Like Mr Ehman, I too have been involved in the Cup for a long time (since 1984). I helped launch New Zealand’s first Cup challenge and was an advisor to Sir Michael Fay for his 1987, 1988 and 1992 campaigns. I was then the late Sir Peter Blake’s partner in founding Team New Zealand, and was executive director of that organization when we won the Cup in 1995 and successfully defended it in 2000.
I first encountered Mr Ehman at the New York Yacht Club in 1988, in the early days of the legal dispute that resulted from San Diego’s unfortunate refusal to respect the legitimacy and merit Michael Fay’s Big Boat challenge. He seemed an able and even likeable-enough fellow at the time. But I witnessed, at close quarters, his struggle with the rights and wrongs of that dispute.
Followers of the America’s Cup, particularly some of those in the San Francisco sailing community, may recall November 1987, when Mr Ehman was chief operating officer of Malin Burnham’s infamous Sail America Foundation. He told the Tuesday Yachtsmen's Luncheon of the St. Francis Yacht Club that, if San Diego lost (The Big Boat case) in Court, Sail America would do whatever was necessary to make sure that Michael Fay had no chance of winning on the water - even if there was nothing fair or sportsmanlike about how they did it. The audience was taken completely aback.
Three days later, the November 20, 1987 edition of the San Diego Union quoted Mr Ehman as saying: 'We'll jimmy the rules to win this thing…We have our best minds, people like John Marshall, figuring out how to deal with the Kiwis instead of designing yachts.' (S-W: Tom Ehman has always strenuously denied making the comment.)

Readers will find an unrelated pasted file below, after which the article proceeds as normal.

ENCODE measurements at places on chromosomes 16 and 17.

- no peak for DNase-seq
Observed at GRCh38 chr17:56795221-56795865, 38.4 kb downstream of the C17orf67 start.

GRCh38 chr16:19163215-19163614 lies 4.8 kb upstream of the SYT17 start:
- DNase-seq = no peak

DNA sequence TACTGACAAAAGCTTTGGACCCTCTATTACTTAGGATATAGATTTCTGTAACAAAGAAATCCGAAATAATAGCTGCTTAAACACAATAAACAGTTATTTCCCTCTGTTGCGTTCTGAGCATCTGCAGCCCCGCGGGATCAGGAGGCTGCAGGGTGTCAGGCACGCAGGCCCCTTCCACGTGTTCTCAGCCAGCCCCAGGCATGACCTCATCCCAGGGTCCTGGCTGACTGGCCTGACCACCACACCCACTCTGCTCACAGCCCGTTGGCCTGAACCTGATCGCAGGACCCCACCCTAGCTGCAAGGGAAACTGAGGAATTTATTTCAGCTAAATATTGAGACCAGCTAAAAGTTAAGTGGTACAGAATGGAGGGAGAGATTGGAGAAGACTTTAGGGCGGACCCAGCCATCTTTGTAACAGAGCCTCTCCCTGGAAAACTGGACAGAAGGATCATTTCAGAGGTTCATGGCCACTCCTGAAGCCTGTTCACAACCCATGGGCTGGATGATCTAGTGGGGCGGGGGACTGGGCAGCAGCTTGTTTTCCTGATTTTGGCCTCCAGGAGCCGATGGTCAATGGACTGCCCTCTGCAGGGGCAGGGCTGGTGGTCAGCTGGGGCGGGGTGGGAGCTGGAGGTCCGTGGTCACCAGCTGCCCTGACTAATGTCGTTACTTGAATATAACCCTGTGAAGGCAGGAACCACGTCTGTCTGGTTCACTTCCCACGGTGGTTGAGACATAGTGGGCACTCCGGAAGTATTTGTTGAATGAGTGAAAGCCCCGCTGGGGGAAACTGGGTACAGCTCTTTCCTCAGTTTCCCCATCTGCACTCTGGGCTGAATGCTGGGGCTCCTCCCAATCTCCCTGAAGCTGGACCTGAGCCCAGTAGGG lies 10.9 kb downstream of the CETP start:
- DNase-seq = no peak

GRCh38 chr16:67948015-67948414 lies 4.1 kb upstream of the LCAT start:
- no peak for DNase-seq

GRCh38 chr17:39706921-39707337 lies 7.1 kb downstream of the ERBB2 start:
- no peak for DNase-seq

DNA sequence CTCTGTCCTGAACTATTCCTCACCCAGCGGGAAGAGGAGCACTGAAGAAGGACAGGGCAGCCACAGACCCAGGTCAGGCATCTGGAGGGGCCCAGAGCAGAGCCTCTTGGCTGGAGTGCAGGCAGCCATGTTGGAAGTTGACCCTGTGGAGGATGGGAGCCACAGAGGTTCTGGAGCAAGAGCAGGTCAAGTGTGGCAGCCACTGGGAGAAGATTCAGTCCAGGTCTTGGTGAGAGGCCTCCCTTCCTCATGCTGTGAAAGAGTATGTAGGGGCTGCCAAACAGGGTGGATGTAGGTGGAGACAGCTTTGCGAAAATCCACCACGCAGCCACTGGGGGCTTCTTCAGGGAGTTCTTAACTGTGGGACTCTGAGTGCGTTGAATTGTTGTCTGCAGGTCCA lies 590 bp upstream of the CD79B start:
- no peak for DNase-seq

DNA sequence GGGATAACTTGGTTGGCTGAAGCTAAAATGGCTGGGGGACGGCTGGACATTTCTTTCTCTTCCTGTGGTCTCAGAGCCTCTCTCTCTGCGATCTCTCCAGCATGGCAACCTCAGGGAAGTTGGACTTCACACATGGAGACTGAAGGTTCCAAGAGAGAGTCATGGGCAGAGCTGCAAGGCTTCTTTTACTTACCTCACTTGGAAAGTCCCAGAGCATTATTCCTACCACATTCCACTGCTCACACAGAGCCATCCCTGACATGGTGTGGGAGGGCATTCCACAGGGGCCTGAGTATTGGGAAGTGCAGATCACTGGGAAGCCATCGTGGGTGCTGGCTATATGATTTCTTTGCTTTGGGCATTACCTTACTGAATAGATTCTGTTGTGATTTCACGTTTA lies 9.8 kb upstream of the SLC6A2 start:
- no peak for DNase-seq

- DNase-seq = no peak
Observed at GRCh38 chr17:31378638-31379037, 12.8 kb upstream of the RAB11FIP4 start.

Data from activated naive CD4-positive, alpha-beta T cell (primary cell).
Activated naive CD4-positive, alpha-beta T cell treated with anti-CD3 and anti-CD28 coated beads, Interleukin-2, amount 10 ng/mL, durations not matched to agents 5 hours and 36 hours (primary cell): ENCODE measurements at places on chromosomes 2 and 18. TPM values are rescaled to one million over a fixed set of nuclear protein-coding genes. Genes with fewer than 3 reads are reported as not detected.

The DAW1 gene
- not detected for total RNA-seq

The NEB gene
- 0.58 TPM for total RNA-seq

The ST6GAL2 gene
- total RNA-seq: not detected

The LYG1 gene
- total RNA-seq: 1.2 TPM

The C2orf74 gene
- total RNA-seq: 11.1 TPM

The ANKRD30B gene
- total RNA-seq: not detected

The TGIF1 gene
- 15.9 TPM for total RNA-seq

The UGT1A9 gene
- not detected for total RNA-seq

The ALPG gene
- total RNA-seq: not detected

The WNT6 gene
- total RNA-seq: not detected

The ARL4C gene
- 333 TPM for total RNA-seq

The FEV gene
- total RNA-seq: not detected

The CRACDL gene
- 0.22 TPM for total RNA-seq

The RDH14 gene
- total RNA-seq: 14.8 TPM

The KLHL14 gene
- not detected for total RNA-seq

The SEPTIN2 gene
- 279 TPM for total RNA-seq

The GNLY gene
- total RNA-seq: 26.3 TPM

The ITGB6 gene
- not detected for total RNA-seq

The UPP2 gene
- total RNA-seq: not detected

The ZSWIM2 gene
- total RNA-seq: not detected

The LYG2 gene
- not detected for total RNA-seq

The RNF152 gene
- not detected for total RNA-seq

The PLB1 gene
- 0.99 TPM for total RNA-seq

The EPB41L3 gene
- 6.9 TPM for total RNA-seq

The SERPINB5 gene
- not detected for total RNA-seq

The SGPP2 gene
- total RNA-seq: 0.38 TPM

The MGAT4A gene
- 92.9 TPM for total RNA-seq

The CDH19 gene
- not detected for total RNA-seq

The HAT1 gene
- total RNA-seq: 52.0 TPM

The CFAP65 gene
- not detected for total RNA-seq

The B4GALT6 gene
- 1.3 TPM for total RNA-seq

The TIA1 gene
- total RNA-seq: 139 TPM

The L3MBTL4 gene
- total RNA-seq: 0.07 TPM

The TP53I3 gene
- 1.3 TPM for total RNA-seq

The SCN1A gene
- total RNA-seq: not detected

I am a bystander to current events but still follow everything closely and, from this distance, Team New Zealand boss Grant Dalton has rightly been dismayed by the deck being repeatedly restacked against him, most lately in the guise of safety measures. Understandably, he has been fighting his corner and this has triggered another of Mr Ehman’s favourite responses – bullying through the media.
Regardless of the circumstances – and few will feel more deeply about Andrew Simpson’s tragic death than career round-the-world racer Dalton – it is a basic in sport that you have to be on the pitch, or on the start line, or touching gloves in the ring etc, when the game, race or match is scheduled to start. If you are not, for whatever reason, you lose. Your competitors aren’t asked to cool their heels and fill in time until you are ready.
One of the late Sir Peter Blake’s favourite sayings was: 'If you don’t finish, you can’t win' and, in the all-conquering 1995 Team New Zealand campaign, got rid of titanium fittings on NZL32 and NZL38 because, without any warning, he’d had a titanium chain plate fail on the super-successful Steinlager 2 in the 1989-90 Whitbread Round the World race.
As an extension to the Blake approach, and accepting the benefits of two-boat testing, one of the most compelling reasons to build a second boat in an America’s Cup campaign, and always having it ready to go, is to provide cover for the loss of your first yacht – as per oneAustralia in 1995.
It appears to me that Mr Cayard can’t tick any of those boxes and the Artemis buck stops with him. So, like it or not, he should accept the consequences and withdraw with honour rather than make a mockery of the so-called challenger eliminations.
Of course, the defender Oracle and, as an extension of them, the vice-commodore of the defending club, Mr Ehman, can’t allow that to happen otherwise they will be sitting across the negotiating table from Team NZ and Luna Rossa minus the control they had when they stymied the proposal to start the challenger series at a later date.
Finally, let me comment on Mr Ehman’s throw-away line about New Zealand teams mounting 'famously aggressive and tauntingly negative PR campaigns against their opponents'.